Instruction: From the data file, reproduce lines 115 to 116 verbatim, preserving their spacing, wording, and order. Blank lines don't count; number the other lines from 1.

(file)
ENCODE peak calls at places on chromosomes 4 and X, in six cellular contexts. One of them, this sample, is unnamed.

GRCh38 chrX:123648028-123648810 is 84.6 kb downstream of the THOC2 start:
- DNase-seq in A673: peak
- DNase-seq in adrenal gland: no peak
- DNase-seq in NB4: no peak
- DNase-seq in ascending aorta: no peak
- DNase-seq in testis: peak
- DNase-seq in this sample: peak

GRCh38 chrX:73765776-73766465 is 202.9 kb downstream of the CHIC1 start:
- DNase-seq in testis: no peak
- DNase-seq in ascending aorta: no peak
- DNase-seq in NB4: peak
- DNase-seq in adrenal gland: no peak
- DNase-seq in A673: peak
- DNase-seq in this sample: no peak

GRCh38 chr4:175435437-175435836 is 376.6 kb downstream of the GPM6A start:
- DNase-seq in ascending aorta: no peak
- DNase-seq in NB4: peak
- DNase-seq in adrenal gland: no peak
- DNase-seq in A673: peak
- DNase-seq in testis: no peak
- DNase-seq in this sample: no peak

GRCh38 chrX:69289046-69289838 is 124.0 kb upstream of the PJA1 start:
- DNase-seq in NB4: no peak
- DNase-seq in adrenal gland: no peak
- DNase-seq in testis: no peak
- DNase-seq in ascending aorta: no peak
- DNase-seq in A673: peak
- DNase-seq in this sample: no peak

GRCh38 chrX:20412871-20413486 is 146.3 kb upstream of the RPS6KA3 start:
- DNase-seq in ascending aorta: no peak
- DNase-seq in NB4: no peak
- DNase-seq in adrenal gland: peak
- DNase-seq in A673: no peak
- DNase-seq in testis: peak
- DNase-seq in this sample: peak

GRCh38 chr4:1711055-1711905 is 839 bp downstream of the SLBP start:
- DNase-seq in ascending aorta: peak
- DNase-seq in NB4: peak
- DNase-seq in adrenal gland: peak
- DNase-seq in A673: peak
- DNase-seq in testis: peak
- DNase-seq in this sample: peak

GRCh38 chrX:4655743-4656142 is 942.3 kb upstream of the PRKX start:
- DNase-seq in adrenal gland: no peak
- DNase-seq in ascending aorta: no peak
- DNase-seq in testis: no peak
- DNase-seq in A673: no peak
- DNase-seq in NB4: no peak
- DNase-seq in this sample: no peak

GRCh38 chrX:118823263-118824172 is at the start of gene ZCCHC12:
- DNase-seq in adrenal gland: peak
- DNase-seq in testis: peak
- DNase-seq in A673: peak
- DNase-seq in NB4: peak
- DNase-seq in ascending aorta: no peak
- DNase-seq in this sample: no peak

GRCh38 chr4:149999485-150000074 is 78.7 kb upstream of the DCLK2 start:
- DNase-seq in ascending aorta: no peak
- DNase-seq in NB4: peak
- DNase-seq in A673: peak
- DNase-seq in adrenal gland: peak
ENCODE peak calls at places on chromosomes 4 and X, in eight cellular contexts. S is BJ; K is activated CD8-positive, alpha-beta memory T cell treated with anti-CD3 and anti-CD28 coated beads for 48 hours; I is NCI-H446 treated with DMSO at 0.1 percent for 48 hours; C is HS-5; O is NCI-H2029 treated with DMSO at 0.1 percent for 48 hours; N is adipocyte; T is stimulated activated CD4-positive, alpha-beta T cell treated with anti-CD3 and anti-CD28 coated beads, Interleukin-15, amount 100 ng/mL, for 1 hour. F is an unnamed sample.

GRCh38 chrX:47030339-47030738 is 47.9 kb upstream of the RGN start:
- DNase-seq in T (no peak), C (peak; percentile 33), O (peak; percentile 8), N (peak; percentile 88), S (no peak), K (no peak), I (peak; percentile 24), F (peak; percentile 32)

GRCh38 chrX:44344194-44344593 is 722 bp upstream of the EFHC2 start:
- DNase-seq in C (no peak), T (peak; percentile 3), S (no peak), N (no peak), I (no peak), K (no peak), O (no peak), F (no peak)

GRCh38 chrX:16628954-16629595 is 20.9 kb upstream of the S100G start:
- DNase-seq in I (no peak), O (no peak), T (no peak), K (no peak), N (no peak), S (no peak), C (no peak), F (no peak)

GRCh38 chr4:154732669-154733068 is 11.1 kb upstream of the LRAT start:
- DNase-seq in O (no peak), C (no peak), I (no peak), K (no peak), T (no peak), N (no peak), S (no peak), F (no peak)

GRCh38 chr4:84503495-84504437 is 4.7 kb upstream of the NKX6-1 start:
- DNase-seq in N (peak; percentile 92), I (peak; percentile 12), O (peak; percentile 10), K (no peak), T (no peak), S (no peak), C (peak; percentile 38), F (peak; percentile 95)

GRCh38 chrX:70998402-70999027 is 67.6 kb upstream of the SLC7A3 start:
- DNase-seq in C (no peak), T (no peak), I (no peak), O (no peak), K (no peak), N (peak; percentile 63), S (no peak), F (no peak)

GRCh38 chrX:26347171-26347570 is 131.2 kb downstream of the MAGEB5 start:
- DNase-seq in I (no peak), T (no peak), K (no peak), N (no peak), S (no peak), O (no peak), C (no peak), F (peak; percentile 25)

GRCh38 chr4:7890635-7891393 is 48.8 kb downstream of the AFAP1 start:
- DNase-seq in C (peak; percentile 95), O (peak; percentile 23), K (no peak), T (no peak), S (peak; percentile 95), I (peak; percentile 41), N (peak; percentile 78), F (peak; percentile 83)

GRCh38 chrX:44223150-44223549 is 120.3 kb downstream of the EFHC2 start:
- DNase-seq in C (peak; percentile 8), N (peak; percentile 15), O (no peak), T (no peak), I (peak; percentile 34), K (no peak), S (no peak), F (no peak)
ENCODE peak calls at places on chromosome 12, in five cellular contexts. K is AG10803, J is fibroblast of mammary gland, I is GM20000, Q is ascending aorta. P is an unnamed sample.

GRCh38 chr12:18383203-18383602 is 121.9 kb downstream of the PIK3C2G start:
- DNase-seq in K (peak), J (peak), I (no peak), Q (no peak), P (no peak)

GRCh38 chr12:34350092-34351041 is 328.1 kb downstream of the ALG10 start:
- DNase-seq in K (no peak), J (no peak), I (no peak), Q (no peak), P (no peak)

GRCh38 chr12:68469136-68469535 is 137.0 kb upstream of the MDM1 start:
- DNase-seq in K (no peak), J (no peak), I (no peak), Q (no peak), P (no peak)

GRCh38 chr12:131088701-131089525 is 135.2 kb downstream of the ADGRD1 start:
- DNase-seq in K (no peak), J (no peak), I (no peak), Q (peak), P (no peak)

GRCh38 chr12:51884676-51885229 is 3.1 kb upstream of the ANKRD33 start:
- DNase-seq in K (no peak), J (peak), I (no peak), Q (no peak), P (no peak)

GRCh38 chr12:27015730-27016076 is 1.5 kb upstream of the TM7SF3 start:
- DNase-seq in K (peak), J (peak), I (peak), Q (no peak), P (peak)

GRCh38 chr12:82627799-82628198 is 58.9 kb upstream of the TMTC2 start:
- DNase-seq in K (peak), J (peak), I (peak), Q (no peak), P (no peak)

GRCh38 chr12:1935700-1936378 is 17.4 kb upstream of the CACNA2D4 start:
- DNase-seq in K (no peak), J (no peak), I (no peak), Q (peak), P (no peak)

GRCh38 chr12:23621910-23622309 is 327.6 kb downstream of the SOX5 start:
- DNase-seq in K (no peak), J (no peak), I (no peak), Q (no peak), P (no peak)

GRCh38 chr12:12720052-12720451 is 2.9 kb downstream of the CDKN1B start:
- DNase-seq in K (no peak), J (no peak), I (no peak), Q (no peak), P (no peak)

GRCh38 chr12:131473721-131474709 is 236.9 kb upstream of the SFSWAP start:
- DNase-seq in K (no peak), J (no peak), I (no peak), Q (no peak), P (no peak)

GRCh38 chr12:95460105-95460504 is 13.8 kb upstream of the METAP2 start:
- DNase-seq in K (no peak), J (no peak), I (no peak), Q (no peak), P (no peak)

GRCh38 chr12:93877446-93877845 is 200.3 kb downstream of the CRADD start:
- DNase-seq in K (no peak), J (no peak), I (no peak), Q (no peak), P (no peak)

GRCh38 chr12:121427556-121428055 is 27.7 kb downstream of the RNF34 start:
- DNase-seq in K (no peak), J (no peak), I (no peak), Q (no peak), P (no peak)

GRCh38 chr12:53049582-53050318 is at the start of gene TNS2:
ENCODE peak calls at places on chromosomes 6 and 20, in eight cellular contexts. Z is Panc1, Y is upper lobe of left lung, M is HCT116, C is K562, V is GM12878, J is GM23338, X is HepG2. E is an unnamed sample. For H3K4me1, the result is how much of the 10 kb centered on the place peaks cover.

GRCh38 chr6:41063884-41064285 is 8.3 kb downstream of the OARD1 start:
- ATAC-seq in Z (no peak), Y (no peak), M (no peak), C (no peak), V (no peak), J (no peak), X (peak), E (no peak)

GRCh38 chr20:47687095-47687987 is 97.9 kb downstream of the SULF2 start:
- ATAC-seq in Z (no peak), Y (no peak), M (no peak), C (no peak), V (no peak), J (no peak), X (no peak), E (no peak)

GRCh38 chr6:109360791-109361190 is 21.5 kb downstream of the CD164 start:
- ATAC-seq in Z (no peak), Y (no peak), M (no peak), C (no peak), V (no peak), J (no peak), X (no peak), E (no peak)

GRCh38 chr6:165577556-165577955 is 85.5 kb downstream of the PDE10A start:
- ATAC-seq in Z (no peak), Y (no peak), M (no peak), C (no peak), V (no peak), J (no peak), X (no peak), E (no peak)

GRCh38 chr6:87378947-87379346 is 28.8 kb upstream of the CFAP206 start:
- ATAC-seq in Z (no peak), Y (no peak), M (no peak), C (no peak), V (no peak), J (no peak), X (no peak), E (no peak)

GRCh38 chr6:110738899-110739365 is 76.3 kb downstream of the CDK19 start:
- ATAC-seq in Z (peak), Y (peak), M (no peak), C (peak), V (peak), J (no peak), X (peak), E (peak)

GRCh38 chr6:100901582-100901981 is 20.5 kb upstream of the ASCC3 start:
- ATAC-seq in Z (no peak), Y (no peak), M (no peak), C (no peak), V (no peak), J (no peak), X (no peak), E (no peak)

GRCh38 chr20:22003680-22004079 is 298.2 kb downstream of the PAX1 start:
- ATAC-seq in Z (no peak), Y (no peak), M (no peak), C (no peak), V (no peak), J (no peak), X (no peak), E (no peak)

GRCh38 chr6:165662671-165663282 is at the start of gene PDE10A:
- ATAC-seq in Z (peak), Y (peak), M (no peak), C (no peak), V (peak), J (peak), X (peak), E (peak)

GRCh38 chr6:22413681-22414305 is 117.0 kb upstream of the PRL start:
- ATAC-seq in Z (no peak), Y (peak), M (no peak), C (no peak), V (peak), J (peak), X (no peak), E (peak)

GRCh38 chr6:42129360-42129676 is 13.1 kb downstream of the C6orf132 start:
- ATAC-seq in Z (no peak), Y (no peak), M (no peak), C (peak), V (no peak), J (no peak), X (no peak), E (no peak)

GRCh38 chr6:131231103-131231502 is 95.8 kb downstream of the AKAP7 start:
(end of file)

GRCh38 chr20:47687095-47687987 is 97.9 kb downstream of the SULF2 start:
- ATAC-seq in Z (no peak), Y (no peak), M (no peak), C (no peak), V (no peak), J (no peak), X (no peak), E (no peak)